vygramul: Chrome: view>developer>view source


You do know that's (probably) compiled code, and not source? Source would be PHP, ASP, SSI, ColdCufsion, JSP, and more, none of which would show up in View Source where you get raw HTML. The only time that's source is if that is indeed the file they put onto the server.
 
2013-03-10 11:22:40 AM  

Lsherm: Not for this game there isn't, and you haven't provided a single example of why it's an advantage.


Saves hard drive space. Updates as you play instead of all at once at certain intervals. Allows for content created by other users. Keeps development costs down. That's four. I don't work for EA, but unlike seemingly almost everyone else in the thread, I do have experience making entertainment software. I'm sure there are many more advantages that I don't have time to give a shiat about.

Not everything everyone does is an attempt to screw you out of $60.
 
2013-03-10 11:25:47 AM  

WhyteRaven74: because running a checksum on the local store and the remote store and seeing if they match is soooooo hard.


How did it come out on the back of your envelope? When that envelope back ships, please let me know, I would love to play it.
 
2013-03-10 11:50:12 AM  

mccallcl: Lsherm: Not for this game there isn't, and you haven't provided a single example of why it's an advantage.

Saves hard drive space. Updates as you play instead of all at once at certain intervals. Allows for content created by other users. Keeps development costs down. That's four. I don't work for EA, but unlike seemingly almost everyone else in the thread, I do have experience making entertainment software. I'm sure there are many more advantages that I don't have time to give a shiat about.

Not everything everyone does is an attempt to screw you out of $60.


That is a reason an idiot would make up.  As for the other three, none of those require a constant connection.  None of them.  NONE OF THEM.

So yeah, it's an attempt to screw people out of $60.

Keep it up - you're making a great argument against stupid DRM strategies because every single time you try to defend it, you sound like a tard.
 
2013-03-10 11:59:34 AM  

rpm: vygramul: Chrome: view>developer>view source

You do know that's (probably) compiled code, and not source? Source would be PHP, ASP, SSI, ColdCufsion, JSP, and more, none of which would show up in View Source where you get raw HTML. The only time that's source is if that is indeed the file they put onto the server.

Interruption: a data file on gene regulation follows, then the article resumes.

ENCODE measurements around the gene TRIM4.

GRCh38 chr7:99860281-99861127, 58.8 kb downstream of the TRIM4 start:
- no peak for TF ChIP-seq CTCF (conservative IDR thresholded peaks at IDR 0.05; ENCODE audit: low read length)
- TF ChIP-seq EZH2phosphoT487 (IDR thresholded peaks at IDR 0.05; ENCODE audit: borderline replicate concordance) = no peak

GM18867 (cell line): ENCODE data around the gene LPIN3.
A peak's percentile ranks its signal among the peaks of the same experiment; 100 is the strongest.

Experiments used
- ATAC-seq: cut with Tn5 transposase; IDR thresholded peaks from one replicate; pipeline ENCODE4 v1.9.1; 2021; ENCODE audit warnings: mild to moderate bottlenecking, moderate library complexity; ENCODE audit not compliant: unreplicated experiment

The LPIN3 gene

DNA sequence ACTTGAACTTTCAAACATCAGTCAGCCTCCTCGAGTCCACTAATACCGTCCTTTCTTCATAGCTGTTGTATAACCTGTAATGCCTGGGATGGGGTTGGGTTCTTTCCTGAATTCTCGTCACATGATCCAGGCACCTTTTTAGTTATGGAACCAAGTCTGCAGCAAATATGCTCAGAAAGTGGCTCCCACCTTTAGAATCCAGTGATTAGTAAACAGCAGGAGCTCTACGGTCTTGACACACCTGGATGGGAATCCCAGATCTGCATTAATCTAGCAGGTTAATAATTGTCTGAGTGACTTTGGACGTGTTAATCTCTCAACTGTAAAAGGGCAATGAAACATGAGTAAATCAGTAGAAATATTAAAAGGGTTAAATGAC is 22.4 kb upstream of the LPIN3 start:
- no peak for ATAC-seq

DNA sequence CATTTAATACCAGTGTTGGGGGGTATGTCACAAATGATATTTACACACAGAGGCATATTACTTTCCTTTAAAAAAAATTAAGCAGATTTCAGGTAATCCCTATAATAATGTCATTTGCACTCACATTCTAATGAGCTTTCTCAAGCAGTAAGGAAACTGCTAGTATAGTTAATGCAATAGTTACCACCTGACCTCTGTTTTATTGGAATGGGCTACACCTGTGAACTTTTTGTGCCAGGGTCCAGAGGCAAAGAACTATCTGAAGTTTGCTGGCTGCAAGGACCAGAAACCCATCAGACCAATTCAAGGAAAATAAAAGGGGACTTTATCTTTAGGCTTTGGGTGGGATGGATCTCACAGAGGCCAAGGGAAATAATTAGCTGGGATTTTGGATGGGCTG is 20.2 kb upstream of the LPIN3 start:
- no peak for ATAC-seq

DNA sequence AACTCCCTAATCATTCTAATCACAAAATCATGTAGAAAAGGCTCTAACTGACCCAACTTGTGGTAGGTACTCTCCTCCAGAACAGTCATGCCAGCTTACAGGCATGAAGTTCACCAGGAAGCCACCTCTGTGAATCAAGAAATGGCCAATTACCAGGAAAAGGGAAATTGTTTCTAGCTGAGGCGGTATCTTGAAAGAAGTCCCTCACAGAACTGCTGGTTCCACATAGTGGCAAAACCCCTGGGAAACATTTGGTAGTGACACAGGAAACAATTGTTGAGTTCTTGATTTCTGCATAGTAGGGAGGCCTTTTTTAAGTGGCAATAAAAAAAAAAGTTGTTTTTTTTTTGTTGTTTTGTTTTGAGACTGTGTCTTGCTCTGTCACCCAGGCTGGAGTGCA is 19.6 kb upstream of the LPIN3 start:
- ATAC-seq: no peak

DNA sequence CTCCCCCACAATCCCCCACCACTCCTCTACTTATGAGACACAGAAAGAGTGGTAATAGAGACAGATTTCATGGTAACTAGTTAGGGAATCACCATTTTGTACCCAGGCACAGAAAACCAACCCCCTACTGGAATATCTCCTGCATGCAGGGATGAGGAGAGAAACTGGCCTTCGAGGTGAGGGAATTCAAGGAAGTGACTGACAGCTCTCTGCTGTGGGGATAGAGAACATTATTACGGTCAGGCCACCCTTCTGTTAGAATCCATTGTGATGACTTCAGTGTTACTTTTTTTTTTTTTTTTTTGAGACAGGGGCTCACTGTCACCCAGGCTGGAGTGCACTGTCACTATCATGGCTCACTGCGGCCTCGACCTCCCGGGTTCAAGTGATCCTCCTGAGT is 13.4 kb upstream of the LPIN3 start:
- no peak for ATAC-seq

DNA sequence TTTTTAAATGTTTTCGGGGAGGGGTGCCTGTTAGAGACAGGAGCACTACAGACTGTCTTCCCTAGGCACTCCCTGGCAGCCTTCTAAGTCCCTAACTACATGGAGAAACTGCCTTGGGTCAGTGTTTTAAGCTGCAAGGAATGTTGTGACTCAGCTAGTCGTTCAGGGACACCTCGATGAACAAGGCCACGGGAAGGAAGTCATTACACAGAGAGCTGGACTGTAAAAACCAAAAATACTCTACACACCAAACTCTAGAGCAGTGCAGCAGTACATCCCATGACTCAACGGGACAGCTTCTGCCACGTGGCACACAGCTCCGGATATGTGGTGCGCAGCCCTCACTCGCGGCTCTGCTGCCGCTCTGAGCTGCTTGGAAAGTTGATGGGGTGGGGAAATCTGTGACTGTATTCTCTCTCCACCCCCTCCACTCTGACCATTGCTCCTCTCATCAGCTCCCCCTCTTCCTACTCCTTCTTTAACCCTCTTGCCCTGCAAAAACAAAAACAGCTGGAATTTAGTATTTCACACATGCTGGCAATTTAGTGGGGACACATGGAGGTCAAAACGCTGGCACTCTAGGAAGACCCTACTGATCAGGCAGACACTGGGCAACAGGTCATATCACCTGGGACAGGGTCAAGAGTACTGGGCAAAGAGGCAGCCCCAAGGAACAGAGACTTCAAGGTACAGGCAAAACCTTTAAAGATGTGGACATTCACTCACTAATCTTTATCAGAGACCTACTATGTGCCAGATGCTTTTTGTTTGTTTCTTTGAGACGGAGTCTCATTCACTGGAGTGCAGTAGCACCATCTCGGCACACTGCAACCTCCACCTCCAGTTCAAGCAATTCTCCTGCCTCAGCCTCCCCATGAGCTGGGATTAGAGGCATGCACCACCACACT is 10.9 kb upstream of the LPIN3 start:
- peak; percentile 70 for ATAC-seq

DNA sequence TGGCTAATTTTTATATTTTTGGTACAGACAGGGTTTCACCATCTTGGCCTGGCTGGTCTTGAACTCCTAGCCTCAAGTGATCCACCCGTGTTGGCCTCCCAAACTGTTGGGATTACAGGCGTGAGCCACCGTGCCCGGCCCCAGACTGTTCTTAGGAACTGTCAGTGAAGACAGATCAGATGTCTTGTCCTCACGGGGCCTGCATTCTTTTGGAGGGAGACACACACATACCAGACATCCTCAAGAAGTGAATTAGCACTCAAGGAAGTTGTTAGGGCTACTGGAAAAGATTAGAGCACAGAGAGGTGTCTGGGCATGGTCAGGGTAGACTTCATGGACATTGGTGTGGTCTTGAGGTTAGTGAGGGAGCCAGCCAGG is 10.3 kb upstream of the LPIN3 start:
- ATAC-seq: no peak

That is certainly most likely true today, although the desire to do that has little to do with preventing people from stealing your code. But we're drifting from the point - consider this not from 2013 or even 2001 but from 1997, when the vast majority of the web was hand-coded. The web was not being damaged by openness of the source code. If anything, it was helped by it.
 
2013-03-10 12:02:28 PM  

Lsherm: mccallcl: Lsherm: Not for this game there isn't, and you haven't provided a single example of why it's an advantage.

Saves hard drive space. Updates as you play instead of all at once at certain intervals. Allows for content created by other users. Keeps development costs down. That's four. I don't work for EA, but unlike seemingly almost everyone else in the thread, I do have experience making entertainment software. I'm sure there are many more advantages that I don't have time to give a shiat about.

Not everything everyone does is an attempt to screw you out of $60.

That is a reason an idiot would make up.  As for the other three, none of those require a constant connection.  None of them.  NONE OF THEM.

So yeah, it's an attempt to screw people out of $60.

Keep it up - you're making a great argument against stupid DRM strategies because every single time you try to defend it, you sound like a tard.


"Allows for content created by other users."

McCallcl can't be a PC gamer, Lsherm. Or if he is, he's come to it in the last 6 years. He just can't be, or he'd never have said that. No farking way.
 
2013-03-10 02:11:46 PM  

xria: mooseyfate: /taking recommendations on older games I should play, btw

Looking at my list, obviously some you may have already played, and some might not be a genre you enjoy: